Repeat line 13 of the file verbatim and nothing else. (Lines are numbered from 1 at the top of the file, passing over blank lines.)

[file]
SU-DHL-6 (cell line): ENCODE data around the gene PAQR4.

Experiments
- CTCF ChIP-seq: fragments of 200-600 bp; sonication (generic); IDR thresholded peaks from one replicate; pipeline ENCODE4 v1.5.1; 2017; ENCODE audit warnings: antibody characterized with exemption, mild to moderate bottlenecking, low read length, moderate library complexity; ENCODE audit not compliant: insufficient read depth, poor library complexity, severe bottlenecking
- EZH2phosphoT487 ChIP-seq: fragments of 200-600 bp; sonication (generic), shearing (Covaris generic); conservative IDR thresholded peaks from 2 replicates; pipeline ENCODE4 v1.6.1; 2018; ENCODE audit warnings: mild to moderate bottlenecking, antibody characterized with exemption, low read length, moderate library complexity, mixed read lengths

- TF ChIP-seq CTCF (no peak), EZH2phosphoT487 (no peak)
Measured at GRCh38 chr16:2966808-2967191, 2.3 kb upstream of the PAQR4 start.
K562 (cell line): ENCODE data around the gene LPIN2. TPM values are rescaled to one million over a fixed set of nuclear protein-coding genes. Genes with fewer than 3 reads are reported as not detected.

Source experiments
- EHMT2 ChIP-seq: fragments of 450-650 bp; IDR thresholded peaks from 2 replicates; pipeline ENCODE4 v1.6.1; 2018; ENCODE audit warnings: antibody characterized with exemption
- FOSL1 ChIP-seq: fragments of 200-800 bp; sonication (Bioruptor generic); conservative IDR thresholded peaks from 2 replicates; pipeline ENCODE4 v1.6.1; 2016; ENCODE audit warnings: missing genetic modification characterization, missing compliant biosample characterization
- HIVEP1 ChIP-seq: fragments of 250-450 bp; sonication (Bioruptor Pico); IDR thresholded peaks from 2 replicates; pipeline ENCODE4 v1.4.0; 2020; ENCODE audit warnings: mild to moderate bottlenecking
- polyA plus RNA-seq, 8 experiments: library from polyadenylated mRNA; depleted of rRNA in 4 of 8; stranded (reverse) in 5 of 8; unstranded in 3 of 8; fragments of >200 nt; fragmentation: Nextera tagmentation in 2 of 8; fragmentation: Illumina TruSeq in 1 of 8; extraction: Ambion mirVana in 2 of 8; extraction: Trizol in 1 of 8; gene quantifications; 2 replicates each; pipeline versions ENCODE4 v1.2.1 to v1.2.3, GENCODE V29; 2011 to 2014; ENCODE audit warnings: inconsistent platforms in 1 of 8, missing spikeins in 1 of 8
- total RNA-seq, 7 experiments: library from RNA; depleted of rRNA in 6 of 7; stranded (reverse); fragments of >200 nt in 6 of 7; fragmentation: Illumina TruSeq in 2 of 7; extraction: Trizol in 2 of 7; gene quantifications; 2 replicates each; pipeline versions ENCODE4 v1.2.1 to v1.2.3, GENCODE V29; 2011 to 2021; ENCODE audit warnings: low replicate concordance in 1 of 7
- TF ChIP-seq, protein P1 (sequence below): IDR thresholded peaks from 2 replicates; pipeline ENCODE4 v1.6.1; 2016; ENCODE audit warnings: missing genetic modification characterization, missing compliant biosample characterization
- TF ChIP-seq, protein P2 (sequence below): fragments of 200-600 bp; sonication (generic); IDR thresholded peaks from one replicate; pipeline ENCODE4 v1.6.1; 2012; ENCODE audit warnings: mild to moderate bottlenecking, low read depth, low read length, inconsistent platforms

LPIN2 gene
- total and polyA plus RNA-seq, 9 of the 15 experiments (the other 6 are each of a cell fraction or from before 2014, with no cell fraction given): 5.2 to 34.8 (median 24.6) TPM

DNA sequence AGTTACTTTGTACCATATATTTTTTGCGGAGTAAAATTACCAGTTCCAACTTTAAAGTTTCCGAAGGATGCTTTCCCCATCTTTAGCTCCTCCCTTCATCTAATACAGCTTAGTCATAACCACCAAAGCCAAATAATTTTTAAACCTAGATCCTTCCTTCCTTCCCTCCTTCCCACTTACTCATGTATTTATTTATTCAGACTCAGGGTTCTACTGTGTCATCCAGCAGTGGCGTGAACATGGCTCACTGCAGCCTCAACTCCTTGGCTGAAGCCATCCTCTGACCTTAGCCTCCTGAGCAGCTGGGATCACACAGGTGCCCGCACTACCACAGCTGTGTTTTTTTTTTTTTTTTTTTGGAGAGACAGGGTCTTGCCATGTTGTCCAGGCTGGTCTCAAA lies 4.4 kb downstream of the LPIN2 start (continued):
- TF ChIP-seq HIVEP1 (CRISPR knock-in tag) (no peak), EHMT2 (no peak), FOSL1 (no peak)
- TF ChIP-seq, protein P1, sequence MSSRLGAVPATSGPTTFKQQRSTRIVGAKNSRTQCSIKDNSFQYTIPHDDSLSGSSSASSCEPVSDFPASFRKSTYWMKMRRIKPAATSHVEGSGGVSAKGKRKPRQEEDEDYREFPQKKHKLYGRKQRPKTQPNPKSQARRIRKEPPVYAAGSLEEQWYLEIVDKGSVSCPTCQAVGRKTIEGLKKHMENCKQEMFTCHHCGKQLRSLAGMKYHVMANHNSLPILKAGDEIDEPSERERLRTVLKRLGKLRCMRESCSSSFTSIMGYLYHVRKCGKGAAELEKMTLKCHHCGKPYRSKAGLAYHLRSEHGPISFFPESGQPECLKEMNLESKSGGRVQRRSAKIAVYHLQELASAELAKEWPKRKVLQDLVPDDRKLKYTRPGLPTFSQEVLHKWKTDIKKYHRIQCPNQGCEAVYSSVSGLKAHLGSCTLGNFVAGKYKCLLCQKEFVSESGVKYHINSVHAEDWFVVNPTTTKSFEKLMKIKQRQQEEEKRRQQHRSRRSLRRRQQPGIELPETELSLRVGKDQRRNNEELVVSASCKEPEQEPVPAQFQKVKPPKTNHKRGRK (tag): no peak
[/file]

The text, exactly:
- total RNA-seq, 7 experiments: library from RNA; depleted of rRNA in 6 of 7; stranded (reverse); fragments of >200 nt in 6 of 7; fragmentation: Illumina TruSeq in 2 of 7; extraction: Trizol in 2 of 7; gene quantifications; 2 replicates each; pipeline versions ENCODE4 v1.2.1 to v1.2.3, GENCODE V29; 2011 to 2021; ENCODE audit warnings: low replicate concordance in 1 of 7